Having Fun With Coding While Also Learning


Having fun with coding and learning coding are not exclusive to each other. The two can be one and the same thing, but they can also work against each other if not done right.


In this blog, I'll look at the range of ways in which coding can be taught to children and teenagers to find that sweet spot where fun and learning are both at a maximum.


There is also more information about coding for kids in our Parents' Guide to Coding.


Learning through fun


We're all aware from our own experience that when we enjoy a learning experience, we learn more. A great teacher makes it more likely that his or her students learn more not just because they can explain things more clearly but because they instil a sense of enjoyment in the subject.


But this leads to some interesting questions. Is fun necessary for learning? Is fun the only ingredient that's needed for learning? Does everyone need to have the same 'amount of fun' to learn?


Is fun all that's needed to learn?


No, unfortunately, just having fun is not quite enough to learn. We can see this with games that our children play. Some of them are educational; others less so. The amount of learning is more in educational games, even if the amount of fun is the same.


Of course, on a certain level, children are always learning through every experience and every game. The type of learning I'm referring to here is that which is linked to learning a new subject or topic.


The teaching of coding can often fall into the "fun" trap. By this, I mean that the focus is exclusively on making sure the kids have fun but at the cost of losing sight of the educational aspect.


Platforms such as Scratch and devices such as robots are often used to engage students in technology and coding. This is great, especially for those who may have the wrong impression of what coding is and may think it's not for them.


However, these tools can often lead to the focus shifting to the fun aspect without going deeper down the educational track. We see this often when these tools are overused and used as the main way to teach coding–which they cannot do–rather than just a way of getting students through the front door.


Can there be learning without fun?


Yes, it is possible to learn when the fun aspect is missing. We've probably all had to do this at some point in our lives, either as children or as adults, when there was something we didn't enjoy but we still had to learn, and succeeded in doing so.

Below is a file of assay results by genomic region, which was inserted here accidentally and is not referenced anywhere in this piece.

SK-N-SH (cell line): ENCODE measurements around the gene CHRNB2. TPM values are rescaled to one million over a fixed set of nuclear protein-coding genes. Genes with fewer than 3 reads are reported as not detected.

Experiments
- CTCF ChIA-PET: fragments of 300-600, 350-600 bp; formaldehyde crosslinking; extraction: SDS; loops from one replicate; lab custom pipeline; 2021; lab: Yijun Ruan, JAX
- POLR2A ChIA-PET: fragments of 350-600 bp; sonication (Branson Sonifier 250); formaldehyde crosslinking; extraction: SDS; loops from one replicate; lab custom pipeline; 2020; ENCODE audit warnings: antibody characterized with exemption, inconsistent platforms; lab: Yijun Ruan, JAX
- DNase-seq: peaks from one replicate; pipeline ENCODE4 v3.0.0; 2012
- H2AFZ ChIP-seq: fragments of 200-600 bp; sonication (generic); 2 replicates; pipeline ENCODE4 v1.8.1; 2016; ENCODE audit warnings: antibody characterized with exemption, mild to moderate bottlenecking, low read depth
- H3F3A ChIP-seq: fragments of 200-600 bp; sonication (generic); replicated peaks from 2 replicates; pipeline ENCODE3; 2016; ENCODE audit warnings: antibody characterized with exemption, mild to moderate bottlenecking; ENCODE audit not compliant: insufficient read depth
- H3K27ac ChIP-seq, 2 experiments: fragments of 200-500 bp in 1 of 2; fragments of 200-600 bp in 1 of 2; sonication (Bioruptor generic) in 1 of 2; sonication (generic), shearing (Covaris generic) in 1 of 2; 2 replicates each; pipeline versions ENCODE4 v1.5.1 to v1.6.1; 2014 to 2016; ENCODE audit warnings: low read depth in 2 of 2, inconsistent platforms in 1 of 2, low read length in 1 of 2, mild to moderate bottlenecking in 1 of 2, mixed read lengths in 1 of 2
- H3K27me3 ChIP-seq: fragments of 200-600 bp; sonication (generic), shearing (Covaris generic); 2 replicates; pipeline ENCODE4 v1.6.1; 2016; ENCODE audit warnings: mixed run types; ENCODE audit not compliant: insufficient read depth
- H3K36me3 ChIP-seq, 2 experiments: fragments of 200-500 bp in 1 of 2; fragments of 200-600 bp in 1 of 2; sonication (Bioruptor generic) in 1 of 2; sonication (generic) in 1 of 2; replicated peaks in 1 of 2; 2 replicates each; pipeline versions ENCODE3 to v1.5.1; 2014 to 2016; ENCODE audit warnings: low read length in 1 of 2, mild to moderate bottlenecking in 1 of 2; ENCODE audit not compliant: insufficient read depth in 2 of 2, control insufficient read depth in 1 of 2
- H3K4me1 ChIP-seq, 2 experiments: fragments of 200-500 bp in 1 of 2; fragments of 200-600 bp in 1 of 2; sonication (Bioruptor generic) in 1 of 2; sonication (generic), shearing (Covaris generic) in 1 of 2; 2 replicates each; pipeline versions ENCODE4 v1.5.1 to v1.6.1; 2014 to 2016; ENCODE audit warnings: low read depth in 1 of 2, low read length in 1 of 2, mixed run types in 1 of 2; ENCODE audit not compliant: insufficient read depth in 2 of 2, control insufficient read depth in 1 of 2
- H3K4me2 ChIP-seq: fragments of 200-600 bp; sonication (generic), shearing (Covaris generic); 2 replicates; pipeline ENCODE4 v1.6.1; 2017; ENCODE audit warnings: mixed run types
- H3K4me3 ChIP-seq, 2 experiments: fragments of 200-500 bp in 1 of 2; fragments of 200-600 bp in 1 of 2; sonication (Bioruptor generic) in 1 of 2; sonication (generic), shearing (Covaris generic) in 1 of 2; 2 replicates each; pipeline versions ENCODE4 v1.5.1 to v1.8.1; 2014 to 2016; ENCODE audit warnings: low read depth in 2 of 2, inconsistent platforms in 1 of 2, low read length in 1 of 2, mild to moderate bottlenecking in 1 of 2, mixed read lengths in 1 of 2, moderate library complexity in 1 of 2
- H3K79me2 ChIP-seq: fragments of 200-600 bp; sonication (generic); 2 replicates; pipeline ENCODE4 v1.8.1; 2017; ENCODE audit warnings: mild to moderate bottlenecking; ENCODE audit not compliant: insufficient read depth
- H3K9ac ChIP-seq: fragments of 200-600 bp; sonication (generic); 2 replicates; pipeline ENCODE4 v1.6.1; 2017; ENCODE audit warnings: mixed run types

However, learning without enjoying the subject is not ideal. It will make the learning harder and slower, and almost certainly, students will not be able to understood the material at the same level as when they learn it with the fun aspect in place.


The 'old-fashioned' methods for teaching and learning coding are quite dry when it comes to coding. These methods are still used sometimes in certain parts of the coding education space. For those students who have a very strong affinity with coding, this is not too much of a barrier. These students will enjoy coding even if the teaching is not inspiring and the projects and exercises are not exciting.


These are the students who will learn coding, one way or another. In the past, these would have been the only students who would have ever learned to code. The problem is that many other students will be put off the subject before they could get to the parts where they can start enjoying coding. This method will lose many students who would benefit from coding.


Coding educators should no longer use the 'old-fashioned' way of teaching coding in which the tools and methods are introduced through unimaginative short exercises.


The sweet spot where learning is fun


This leads me to that sweet spot where coding is both fun and educational. The main challenge when it comes to coding is that coding can only be truly learned when using a full-featured programming language, such as Python. Platforms such as Scratch can only, if I may, scratch the surface with some of the most basic coding concepts.


When coding with a programming language, it can be a challenge to work on exciting projects when at the beginning of the journey as a student still doesn't have sufficient tools to write anything but the most basic programs.


Challenging? Yes. But impossible? No. It may be hard to make those very first steps engaging and fun while still allowing the students to experiment and be creative. But because it's hard doesn't mean we shouldn't do it!


The benefits of finding this sweet spot are huge. This is where we can engage as many students as possible and teach them coding in a fun, yet thorough, manner.